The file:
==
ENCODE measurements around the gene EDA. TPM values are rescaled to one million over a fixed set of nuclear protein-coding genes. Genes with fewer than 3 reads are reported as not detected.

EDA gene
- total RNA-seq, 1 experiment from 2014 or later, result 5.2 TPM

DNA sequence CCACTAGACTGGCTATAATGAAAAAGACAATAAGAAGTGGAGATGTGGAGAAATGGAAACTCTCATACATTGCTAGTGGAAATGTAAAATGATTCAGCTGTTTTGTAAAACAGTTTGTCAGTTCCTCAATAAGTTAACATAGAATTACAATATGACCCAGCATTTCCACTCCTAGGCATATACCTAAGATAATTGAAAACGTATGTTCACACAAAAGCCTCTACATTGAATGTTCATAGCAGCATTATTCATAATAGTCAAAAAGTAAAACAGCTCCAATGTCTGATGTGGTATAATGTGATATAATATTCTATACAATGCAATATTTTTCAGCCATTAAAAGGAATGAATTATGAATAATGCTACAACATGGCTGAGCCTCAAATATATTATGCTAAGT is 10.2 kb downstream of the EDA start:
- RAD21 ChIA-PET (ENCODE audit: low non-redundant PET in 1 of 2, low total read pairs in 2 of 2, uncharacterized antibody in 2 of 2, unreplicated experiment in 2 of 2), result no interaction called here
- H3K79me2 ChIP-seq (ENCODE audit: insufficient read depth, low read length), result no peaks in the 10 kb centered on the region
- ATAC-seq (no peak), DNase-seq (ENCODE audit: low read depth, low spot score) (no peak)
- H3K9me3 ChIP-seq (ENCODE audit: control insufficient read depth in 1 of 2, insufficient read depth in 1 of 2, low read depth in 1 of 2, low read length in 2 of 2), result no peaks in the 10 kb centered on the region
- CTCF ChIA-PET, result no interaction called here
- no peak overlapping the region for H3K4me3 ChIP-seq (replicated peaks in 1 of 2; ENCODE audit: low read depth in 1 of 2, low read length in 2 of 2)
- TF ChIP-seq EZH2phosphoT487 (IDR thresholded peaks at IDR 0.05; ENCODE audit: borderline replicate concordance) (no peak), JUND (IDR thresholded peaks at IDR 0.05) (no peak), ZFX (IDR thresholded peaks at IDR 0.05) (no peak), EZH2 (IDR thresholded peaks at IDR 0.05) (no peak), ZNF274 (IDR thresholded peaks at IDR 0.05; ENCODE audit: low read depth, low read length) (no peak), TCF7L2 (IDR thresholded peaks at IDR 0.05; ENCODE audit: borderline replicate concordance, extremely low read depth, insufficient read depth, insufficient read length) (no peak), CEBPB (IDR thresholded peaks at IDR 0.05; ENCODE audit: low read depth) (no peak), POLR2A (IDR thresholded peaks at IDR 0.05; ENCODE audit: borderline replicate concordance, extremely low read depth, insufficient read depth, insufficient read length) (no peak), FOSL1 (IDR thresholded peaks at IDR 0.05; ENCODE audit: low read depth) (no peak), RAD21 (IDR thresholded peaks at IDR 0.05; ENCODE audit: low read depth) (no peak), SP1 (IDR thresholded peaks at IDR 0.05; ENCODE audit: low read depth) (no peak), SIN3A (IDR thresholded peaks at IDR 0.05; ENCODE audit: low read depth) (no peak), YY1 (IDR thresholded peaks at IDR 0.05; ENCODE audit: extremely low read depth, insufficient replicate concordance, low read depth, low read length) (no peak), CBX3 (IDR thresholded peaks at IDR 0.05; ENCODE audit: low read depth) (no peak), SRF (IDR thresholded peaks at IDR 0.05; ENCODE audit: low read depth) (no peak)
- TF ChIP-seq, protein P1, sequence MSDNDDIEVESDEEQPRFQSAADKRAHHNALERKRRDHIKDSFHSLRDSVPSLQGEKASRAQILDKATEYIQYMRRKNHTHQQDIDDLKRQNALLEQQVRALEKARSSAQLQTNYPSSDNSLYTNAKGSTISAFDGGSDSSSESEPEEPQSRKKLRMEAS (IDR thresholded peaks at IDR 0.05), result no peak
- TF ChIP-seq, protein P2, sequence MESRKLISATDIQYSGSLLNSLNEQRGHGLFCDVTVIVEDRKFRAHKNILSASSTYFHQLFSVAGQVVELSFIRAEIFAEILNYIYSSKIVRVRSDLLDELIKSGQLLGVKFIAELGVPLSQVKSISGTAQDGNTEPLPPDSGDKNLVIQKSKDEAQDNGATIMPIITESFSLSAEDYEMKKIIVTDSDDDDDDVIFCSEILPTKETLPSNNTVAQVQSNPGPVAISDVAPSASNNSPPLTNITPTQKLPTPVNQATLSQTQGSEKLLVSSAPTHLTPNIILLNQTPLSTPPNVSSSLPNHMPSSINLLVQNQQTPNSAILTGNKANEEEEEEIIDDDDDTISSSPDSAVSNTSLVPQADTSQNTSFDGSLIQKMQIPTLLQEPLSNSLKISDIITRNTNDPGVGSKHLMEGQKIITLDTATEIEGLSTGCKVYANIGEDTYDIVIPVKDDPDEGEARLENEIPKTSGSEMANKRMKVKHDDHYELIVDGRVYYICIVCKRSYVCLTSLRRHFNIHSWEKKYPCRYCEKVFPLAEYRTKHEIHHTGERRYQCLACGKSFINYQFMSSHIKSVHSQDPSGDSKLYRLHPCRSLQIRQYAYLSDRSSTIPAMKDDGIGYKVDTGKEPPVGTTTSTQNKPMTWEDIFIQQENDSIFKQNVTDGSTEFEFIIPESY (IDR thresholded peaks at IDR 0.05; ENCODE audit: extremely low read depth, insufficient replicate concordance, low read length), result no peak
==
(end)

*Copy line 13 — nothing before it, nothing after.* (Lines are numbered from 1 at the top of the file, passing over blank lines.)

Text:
- TF ChIP-seq, protein P2, sequence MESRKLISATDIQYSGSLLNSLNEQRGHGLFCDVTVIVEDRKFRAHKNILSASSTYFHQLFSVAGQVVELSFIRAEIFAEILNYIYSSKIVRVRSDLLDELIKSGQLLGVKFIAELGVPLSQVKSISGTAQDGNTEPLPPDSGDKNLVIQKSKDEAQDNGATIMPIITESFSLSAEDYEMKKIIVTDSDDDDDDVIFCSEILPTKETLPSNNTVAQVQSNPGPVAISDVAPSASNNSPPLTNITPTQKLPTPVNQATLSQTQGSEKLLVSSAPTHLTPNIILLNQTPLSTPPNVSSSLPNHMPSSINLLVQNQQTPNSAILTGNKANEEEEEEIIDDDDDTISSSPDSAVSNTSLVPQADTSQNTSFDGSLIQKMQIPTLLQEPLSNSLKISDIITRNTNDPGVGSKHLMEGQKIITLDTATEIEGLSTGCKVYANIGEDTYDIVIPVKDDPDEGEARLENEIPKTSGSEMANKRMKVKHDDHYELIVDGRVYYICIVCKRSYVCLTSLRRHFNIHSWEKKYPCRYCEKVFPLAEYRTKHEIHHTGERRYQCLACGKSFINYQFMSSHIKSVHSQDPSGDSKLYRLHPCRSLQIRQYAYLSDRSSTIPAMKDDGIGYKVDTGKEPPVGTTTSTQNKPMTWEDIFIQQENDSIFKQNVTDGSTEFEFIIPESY (IDR thresholded peaks at IDR 0.05; ENCODE audit: extremely low read depth, insufficient replicate concordance, low read length), result no peak